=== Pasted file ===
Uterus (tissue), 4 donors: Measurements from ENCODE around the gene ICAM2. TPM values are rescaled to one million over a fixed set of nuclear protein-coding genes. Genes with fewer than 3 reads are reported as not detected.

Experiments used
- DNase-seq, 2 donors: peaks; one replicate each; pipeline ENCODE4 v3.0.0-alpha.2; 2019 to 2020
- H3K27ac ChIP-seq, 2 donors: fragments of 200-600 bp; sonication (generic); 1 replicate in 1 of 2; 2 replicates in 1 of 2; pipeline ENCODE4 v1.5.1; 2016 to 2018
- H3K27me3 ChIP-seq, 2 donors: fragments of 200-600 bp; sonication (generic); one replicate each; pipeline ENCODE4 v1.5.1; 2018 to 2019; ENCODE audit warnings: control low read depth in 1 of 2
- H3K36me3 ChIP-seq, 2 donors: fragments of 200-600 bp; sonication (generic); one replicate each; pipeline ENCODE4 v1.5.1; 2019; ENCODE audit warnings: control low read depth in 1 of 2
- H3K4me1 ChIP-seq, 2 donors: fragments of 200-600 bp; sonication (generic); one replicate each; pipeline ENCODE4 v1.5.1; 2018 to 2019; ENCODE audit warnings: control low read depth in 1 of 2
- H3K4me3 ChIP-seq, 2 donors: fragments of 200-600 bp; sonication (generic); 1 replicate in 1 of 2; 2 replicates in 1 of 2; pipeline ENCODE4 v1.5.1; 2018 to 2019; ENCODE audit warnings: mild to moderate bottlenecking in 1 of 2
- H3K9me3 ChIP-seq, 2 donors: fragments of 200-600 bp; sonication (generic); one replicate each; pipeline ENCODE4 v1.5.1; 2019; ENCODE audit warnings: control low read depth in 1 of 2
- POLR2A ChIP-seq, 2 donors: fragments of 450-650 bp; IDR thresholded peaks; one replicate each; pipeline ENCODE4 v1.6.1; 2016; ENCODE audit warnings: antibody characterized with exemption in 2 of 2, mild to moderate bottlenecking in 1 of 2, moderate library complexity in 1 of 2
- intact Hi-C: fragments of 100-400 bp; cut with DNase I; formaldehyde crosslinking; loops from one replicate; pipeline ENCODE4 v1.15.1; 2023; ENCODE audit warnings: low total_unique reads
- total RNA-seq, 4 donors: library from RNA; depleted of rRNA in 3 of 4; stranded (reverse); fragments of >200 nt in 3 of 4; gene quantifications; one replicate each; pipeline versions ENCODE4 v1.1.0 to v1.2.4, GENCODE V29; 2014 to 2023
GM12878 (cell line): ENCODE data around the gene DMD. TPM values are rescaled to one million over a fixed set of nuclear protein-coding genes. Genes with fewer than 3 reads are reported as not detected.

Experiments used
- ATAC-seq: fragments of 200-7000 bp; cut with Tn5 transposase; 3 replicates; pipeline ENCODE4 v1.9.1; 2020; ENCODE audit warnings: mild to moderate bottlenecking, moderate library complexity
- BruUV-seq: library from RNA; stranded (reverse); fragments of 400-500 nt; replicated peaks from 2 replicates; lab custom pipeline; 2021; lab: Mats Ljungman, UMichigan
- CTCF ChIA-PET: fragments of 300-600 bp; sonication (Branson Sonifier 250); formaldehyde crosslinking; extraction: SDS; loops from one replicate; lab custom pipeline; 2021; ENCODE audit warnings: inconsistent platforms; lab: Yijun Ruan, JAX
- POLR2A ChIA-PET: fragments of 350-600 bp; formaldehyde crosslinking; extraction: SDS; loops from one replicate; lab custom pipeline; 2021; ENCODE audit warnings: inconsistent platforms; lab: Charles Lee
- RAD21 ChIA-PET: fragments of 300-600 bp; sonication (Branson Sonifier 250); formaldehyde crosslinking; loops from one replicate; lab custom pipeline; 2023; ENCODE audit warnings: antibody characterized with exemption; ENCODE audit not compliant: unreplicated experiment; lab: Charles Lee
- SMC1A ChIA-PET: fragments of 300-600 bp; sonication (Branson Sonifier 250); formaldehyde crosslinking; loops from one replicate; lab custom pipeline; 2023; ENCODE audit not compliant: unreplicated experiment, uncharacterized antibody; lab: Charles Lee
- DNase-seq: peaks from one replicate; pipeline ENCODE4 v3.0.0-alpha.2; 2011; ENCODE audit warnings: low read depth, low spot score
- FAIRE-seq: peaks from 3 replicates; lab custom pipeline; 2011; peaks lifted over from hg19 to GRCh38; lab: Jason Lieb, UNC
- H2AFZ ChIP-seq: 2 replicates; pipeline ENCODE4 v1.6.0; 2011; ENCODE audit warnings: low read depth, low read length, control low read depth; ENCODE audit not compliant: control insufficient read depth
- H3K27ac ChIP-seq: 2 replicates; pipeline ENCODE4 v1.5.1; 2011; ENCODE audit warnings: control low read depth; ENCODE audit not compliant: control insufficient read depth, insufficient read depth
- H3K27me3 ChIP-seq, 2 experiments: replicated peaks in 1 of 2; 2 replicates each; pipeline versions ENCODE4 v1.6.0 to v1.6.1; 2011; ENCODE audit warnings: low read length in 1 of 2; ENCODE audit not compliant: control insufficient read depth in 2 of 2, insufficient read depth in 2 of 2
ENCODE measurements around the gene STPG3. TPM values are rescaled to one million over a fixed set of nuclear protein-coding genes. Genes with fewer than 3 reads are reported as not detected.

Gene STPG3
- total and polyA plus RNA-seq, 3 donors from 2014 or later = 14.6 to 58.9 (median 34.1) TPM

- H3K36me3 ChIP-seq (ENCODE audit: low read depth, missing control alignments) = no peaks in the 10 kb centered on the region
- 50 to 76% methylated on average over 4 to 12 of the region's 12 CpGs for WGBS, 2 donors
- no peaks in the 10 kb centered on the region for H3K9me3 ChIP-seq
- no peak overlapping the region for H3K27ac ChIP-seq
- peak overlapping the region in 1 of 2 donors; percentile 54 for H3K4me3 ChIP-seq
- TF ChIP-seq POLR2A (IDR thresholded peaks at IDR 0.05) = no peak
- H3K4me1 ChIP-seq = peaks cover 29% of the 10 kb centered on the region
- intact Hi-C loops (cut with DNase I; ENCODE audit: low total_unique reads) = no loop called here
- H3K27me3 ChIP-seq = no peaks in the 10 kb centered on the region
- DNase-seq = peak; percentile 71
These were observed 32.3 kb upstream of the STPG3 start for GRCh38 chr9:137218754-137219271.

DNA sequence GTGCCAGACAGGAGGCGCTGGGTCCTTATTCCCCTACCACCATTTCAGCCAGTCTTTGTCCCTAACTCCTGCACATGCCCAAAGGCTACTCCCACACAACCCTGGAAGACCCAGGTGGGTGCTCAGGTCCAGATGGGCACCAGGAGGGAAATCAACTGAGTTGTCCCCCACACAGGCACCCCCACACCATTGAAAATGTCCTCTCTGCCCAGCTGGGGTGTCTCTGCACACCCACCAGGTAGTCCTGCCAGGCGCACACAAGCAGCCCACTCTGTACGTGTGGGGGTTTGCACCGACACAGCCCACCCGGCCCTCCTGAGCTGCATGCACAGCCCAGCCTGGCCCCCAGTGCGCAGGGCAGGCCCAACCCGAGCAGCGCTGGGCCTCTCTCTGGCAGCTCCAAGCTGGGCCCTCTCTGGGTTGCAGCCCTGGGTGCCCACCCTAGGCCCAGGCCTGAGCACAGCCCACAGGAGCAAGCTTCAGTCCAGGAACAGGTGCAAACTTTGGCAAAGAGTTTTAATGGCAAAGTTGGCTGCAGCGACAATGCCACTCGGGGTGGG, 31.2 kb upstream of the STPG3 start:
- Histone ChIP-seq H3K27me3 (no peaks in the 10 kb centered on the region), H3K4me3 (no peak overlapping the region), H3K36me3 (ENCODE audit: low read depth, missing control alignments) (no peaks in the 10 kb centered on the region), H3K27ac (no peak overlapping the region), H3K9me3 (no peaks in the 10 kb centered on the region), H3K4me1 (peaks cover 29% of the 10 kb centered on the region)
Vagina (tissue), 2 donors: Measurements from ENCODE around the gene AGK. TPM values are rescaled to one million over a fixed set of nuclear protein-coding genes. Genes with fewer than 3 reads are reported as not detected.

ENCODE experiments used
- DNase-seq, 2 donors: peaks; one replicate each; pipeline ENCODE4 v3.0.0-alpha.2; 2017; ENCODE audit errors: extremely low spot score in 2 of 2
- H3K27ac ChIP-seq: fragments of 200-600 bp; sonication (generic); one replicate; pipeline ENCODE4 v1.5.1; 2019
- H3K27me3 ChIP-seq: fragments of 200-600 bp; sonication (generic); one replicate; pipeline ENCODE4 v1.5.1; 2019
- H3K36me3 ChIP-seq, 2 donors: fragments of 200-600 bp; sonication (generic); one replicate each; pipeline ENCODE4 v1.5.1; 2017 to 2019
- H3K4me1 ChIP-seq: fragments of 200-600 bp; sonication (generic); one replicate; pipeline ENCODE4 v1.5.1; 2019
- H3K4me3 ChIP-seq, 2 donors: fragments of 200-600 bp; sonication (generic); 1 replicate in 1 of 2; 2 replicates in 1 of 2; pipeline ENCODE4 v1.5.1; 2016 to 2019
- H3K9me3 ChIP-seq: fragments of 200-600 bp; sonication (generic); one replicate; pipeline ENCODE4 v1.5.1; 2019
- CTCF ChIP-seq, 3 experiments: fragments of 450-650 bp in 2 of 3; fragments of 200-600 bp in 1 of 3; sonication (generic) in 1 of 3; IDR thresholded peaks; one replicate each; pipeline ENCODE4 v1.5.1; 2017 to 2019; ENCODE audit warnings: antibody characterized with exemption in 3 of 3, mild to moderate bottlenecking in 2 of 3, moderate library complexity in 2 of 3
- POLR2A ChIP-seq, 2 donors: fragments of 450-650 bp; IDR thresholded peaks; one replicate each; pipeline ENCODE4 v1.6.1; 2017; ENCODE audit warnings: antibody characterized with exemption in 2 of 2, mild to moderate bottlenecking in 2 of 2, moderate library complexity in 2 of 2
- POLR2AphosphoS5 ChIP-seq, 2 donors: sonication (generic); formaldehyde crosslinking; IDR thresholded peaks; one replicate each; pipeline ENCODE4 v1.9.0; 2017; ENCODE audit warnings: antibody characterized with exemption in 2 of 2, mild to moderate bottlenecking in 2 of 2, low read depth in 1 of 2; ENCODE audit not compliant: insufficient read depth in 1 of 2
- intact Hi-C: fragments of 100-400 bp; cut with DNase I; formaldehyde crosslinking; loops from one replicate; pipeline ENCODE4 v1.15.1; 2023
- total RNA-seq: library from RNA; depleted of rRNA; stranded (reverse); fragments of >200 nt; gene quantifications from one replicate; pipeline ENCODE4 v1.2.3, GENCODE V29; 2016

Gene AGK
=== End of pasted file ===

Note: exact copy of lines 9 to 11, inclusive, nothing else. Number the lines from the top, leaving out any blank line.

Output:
- H3K9me3 ChIP-seq, 2 donors: fragments of 200-600 bp; sonication (generic); one replicate each; pipeline ENCODE4 v1.5.1; 2019; ENCODE audit warnings: control low read depth in 1 of 2
- POLR2A ChIP-seq, 2 donors: fragments of 450-650 bp; IDR thresholded peaks; one replicate each; pipeline ENCODE4 v1.6.1; 2016; ENCODE audit warnings: antibody characterized with exemption in 2 of 2, mild to moderate bottlenecking in 1 of 2, moderate library complexity in 1 of 2
- intact Hi-C: fragments of 100-400 bp; cut with DNase I; formaldehyde crosslinking; loops from one replicate; pipeline ENCODE4 v1.15.1; 2023; ENCODE audit warnings: low total_unique reads